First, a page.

What makes a hero?
For Texas Tech University (TTU) alumna Leslie Ortiz (BA Dance 2014) heroism starts with being adaptable. Ortiz is the reigning Educator of the Year for Zachry Middle School in San Antonio, Texas, having won the award for the 2020 calendar year. A year infamous for the coronavirus (COVID-19) pandemic and social unrest. Yet, Ortiz views the challenges faced as a poetry in motion—obstacles meant to trip you so you can rise from the fall.
Ortiz is a prolific TikTok personality not because she hunts pseudo-celebrity, but because she has used the platform to teach her students dance during quarantine. Originally, Ortiz thought YouTube would serve the needs of physical performance in a virtual world. She found, however, that her students were not connecting.
"When kids weren't engaging in [YouTube], I made my TikTok public, and, sure enough, that's when kids started showing up because I was the teacher on TikTok," Ortiz explains. "I'll even get students who tag me in dance videos, and they say, 'oh miss learn this dance!' So, I will do 'challenge accepted' and tag them in it too."
Middle school is rough. Everyone is going through awkward transformations and adjusting to the ever-changing ways something is "cool" or "uncool." Leslie Ortiz, to her middle school students, is cool. She has her list of top ten animes posted in her classroom, she reads comic books, she plays video games, and she delights in her students.
"I remember in elementary school and in middle school, I told myself I was going to be a veterinarian or a lawyer," Ortiz reflects. "Then high school hit me, and I was like, 'no, I really love to teach people how to do this and how to do that'—that's when I made my decision to be a teacher."
Though, as heroes know as soon as a choice is made struggles appear. For Ortiz, the first challenge was finding a dance program. She is not classically trained in ballet, and for most programs, this would set her back. The J.T. & Margaret Talkington College of Visual & Performing Arts' School of Theatre & Dance auditioned Ortiz and accepted her for her talents as they were. Her advisor, Beth Scheckel, put Ortiz on the path to a minor in secondary education from the College of Education at TTU.
Exclaims Ortiz: "I was like, 'yes, this is it. It was meant to be.' Red Raider for life!"
In true origin story fashion, Ortiz trained in earnest, dancing from dawn until dusk. Just as she pushed physically, a course in pedagogy (the study of how knowledge is spread to its learners) pushed her mentally. The physical and mental would add together. Soon, she would answer the call to substitute teach, and that would lead her to where Ortiz is today. But first, the difficult moments.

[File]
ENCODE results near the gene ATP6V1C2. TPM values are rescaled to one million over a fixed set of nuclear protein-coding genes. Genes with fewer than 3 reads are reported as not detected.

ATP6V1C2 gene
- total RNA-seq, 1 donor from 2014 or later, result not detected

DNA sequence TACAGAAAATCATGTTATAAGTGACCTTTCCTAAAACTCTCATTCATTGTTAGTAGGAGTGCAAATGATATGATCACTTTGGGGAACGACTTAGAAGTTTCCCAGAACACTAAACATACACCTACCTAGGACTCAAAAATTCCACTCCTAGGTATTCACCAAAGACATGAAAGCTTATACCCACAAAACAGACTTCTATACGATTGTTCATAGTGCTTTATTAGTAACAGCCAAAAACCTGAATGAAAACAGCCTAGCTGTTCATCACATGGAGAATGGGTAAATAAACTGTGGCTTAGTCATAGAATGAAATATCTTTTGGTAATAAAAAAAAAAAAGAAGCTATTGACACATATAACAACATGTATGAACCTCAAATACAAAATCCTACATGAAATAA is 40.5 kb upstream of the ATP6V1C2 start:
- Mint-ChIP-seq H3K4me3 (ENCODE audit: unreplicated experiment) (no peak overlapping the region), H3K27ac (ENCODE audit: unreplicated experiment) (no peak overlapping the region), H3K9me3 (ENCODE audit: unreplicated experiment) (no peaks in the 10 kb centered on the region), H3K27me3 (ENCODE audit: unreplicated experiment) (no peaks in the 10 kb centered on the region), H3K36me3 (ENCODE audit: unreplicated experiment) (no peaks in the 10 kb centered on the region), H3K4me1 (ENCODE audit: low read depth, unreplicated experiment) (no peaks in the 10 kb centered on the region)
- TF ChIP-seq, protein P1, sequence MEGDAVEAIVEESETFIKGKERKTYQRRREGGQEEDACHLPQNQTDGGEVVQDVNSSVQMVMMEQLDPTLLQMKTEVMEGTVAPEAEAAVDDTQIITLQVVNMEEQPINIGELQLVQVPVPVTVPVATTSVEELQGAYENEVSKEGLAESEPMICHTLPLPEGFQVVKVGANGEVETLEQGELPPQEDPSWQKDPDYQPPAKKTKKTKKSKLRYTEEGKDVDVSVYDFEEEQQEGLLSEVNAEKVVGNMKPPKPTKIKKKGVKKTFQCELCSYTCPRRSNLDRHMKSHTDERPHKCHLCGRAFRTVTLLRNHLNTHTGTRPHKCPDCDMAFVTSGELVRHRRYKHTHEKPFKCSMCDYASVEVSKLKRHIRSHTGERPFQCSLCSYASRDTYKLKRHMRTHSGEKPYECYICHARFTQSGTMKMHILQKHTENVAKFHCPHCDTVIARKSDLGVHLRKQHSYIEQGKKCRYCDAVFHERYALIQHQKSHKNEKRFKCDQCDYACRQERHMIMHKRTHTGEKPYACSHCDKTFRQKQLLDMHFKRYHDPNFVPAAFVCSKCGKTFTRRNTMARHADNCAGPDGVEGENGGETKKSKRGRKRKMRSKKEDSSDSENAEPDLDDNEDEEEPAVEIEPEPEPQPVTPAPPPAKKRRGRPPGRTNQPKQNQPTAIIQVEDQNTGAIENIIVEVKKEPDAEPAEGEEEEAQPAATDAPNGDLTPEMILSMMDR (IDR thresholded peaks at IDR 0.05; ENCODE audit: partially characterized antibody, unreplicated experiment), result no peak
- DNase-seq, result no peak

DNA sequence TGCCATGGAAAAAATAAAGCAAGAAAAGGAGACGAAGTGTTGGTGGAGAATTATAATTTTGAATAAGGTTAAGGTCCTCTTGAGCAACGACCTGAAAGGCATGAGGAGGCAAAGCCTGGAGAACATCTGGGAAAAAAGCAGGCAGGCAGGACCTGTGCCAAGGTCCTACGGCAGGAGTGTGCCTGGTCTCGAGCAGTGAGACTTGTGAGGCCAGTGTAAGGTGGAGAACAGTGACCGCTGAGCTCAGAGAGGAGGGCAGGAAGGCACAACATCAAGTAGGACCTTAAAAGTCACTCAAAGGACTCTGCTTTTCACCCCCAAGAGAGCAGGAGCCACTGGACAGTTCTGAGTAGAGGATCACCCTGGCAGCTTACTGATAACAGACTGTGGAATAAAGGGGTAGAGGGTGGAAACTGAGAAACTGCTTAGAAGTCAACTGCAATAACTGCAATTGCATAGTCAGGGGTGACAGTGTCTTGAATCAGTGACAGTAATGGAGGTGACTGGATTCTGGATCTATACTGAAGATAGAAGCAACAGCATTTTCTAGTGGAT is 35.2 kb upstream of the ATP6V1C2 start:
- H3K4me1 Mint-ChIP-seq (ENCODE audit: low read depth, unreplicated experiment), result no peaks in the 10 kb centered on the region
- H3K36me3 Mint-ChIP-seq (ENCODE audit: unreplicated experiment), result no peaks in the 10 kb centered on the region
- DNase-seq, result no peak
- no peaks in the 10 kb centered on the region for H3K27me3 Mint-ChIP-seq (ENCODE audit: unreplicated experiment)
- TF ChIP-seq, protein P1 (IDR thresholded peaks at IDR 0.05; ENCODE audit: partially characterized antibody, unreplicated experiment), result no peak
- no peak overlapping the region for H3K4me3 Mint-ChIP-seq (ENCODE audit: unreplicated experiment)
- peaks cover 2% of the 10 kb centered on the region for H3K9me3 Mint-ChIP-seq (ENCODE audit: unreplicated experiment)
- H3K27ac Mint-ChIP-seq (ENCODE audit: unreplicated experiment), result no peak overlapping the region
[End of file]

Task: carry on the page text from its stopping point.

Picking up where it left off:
The East Lubbock Promise Neighborhood (East Lubbock Student Art Promise now) committed itself to outreaching the community through arts programs in and after school with the purpose of aiding children in underserved areas. As a research assistant, Leslie Ortiz was responsible for establishing dance programs for middle school kids.
"I work at a Title 1 school now," Ortiz says. "When I get the phone calls from parents or emails from family members letting me know what's happening in that student's life, I realize that as happy as they are in my classroom, home life is completely different. Coming to that realization is hard. Coping with it is hard. You still need to treat them as the human being that they are, and you do not want that moment in their life to define them. So, when you are interacting with them, you know they don't want the pity and the sorries. They just want life to be normal."
Snacks, water, and hip hop—the keys Ortiz discovered to opening doors to students. She endeared herself to her students by donning cosplay of Marvel Comics' characters and emulating choreography students found on social media, adding to it all lessons of jazz, contemporary, modern, and, yes, even ballet. Ortiz employed the ending of class as a time to check on her middle school kids, ensuring they felt safe and good.
"I found my voice as a teacher."
Heroes contend with the super villainy of many things—social, political, natural. The sleepless nights hit Ortiz as the COVID-19 pandemic crept on. Teachers need to teach. Students need to learn. This needs to happen without the fears of getting sick—without the fears of destitution and dying. The world and Ortiz wrestled with these fears late into the nights and early mornings as she developed lesson plans on virtual delivery software that was as new as the day that was rising. The fears, it seemed, were beating the world and Ortiz was its only hope. If she could just figure out this software.
"I was having meltdowns," Ortiz admits. "Then, when I started to realize that not a lot of stuff mattered—my kids didn't care what color the folder was. When I realized our daily check-ins didn't need to be so serious, I started telling dad jokes. I started creating mood boards and asking which person best represents how you feel today. That's what they care about.
Once I started to prioritize, once I said 'I'm only going to worry about my check-ins' that's when things started to turn around. I didn't have any more panic attacks. I didn't have any more cry sessions."
What makes a hero is someone who can adapt to fear by turning it to hope. A hero is someone who can turn pain into strength. The marvelous Leslie Ortiz is not only Educator of the Year for Zachry Middle School; she is a hero.